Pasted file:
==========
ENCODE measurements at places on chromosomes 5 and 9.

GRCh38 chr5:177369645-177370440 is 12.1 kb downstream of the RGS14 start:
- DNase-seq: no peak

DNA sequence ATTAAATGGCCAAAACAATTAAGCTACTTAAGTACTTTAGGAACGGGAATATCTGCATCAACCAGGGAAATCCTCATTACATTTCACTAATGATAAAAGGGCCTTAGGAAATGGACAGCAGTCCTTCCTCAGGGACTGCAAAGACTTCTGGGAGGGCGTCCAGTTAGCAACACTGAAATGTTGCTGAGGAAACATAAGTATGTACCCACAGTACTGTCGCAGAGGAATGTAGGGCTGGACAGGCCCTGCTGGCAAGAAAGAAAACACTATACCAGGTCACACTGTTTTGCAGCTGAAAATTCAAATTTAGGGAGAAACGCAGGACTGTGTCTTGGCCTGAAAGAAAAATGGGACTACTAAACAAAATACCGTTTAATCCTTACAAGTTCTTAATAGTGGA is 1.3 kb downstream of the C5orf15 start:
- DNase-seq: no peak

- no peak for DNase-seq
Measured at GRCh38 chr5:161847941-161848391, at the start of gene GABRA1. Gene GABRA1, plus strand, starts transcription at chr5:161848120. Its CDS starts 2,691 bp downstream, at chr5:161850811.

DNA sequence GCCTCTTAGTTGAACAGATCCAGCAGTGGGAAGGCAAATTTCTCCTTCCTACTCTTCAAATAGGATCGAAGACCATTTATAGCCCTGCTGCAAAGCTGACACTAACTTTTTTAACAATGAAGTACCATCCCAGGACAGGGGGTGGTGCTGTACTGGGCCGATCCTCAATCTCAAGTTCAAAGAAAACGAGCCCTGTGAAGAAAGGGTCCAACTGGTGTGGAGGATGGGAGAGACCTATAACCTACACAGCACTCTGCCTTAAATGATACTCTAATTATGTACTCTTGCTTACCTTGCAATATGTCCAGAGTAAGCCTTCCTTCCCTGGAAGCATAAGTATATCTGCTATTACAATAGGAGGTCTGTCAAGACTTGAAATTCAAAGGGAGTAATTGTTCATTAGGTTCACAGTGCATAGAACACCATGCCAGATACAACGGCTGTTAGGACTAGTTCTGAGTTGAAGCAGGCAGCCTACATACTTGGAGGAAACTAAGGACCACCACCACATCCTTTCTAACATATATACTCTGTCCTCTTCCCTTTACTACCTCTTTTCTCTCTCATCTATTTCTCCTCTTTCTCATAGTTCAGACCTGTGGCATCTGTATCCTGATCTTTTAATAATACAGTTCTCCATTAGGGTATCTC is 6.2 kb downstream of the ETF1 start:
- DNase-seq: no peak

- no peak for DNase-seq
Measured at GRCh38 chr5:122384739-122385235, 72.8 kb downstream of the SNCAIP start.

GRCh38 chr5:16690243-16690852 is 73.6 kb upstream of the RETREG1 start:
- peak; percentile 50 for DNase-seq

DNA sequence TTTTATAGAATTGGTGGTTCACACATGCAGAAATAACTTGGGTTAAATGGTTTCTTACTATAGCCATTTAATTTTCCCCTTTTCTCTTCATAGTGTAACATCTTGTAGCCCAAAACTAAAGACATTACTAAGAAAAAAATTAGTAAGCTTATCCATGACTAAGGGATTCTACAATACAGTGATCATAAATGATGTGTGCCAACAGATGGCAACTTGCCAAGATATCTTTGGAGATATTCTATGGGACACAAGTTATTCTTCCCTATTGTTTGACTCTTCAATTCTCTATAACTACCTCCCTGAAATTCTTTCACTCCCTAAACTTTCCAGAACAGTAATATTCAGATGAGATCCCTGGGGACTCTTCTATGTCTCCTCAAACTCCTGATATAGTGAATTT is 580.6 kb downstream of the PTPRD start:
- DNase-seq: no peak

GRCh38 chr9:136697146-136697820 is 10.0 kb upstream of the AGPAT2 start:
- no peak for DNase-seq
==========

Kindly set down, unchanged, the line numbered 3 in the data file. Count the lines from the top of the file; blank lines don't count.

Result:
- DNase-seq: no peak